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Wed. July 17, 2024
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Beyond the Ganges: A Journey into India’s Human Rights Abyss
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In the shadow of the Himalayas, a report has emerged that casts a long shadow over the vibrant colors of India’s diverse landscape. The US Congressional Research Service published “India: Human Rights Assessments” which reflects the nation’s human rights tableau that has darkened under the watch of Prime Minister Modi’s tenure.

The report serves as a narrative of voices unheard, freedoms unclaimed, and lives unvalued. It speaks of a tapestry frayed at the edges, where the threads of religious freedom and minority rights have been pulled too taut. In Modi’s India, the rich mosaic of faiths—Muslims, Christians, Sikhs—finds itself under siege, with unlawful killings, extrajudicial actions, and torture just a few examples of the systematic discrimination against religious minorities.

Journalists, once the harbingers of truth, now navigate a labyrinth of intimidation and censorship: many suffer from blocked social media accounts or home raids due to accusations of criminal acts under the Indian Penal Code. The press, a pillar of democracy, stands eroded by draconian laws i.e. the Unlawful Activities Prevention Act (UAPA) and politically motivated charges. The report chronicles this assault on the fourth estate, a testament to the courage of those who still dare to exercise their rights to free speech and expression.

The CRS report accounts extrajudicial tales—killings without trial, disappearances without trace. Manipur, a jewel of the northeast, is spotlighted as a theater of human rights tragedies, where the curtain rarely rises on justice.

In a digital age, India’s distinction is paradoxical— a booming technology sector, yet the world leader in internet shutdowns. With over 800 instances of silenced bytes and blocked voices, such as the March 2023 blanket internet shutdown in Punjab, the report underscores a digital curfew imposed to quell dissent, a blackout on the fundamental right to speak and be heard.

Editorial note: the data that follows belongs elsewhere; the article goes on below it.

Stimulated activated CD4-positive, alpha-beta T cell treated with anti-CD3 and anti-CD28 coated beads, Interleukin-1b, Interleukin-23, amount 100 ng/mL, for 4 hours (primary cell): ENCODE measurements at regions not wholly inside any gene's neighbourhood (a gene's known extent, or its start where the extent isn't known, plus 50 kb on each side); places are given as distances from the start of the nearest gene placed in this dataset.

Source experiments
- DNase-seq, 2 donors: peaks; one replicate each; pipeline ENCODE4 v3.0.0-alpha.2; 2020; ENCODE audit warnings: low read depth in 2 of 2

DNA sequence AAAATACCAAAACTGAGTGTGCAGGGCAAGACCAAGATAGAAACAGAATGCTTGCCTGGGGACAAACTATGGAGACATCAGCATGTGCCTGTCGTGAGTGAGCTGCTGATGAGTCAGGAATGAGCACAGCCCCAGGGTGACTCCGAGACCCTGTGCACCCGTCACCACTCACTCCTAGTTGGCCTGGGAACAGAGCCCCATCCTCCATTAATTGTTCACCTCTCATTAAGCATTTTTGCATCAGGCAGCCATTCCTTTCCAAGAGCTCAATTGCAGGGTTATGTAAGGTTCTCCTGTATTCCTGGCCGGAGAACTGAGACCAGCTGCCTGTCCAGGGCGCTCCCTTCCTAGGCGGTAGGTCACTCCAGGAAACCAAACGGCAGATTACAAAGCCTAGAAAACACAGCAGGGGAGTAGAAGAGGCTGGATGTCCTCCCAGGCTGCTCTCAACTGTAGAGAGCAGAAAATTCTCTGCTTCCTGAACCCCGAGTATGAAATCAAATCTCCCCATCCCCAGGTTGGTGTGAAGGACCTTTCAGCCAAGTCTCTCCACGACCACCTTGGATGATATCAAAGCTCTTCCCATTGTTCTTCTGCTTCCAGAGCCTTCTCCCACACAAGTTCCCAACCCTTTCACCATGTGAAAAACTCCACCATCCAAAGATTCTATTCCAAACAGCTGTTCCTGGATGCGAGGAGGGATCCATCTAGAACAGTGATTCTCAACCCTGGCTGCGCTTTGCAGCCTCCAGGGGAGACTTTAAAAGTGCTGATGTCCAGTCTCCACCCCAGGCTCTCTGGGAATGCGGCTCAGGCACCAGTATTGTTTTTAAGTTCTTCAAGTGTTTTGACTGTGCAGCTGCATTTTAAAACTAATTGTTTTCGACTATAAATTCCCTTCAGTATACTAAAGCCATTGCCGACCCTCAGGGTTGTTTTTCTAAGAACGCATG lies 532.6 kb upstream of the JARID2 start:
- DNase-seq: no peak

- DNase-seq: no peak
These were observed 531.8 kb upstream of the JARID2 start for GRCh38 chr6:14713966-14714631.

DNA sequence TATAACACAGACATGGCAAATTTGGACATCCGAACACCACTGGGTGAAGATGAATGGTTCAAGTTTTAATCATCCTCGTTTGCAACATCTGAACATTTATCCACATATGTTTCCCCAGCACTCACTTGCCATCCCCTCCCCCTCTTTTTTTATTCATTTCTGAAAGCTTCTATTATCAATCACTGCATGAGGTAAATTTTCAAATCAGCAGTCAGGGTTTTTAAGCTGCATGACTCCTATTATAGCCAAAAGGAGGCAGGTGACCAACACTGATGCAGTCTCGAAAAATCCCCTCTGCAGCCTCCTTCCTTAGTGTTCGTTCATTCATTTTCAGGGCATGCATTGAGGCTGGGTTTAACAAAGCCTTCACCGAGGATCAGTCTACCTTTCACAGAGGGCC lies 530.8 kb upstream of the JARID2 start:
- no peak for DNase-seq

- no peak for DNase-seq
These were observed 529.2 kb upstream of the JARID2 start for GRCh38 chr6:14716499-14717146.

Corruption, the report notes, haunts the corridors of power. Transparency International’s index paints a portrait of India mired in the muck of corruption, its score a mere 39 out of 100, ranking it 93rd in the world. It’s a scorecard that reflects the eroded trust of a people in their institutions.

The CRS report is a call to action. A call for India to weave back together the frayed edges of its tapestry and for the world to stand in solidarity with the values of justice and dignity. It’s a reminder that in the grand tapestry of humanity, every thread counts, and every color is needed, and every pattern is part of a larger picture of human rights and democratic ideals.

As the world witness the findings of the CRS report, it serves as a clarion call for urgent action to address the grave human rights violations tarnishing India's democratic fabric. The onus lies not only on the Indian government, but also on the international community to uphold the values of justice, equality, and dignity for all.

Iqra Awan is a Research Fellow at Quaid-i-Azam University, Islamabad and can be reached at iqraawann18@gmail.com

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